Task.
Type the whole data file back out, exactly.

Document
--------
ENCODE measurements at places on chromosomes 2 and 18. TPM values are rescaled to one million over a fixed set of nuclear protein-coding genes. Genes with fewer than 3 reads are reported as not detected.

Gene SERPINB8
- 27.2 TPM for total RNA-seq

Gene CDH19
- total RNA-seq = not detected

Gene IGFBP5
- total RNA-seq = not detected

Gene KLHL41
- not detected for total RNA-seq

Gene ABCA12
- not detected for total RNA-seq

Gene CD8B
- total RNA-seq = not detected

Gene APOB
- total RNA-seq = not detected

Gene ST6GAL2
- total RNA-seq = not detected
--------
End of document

ENCODE measurements at places on chromosomes 2 and 18. TPM values are rescaled to one million over a fixed set of nuclear protein-coding genes. Genes with fewer than 3 reads are reported as not detected.

Gene SERPINB8
- 27.2 TPM for total RNA-seq

Gene CDH19
- total RNA-seq = not detected

Gene IGFBP5
- total RNA-seq = not detected

Gene KLHL41
- not detected for total RNA-seq

Gene ABCA12
- not detected for total RNA-seq

Gene CD8B
- total RNA-seq = not detected

Gene APOB
- total RNA-seq = not detected

Gene ST6GAL2
- total RNA-seq = not detected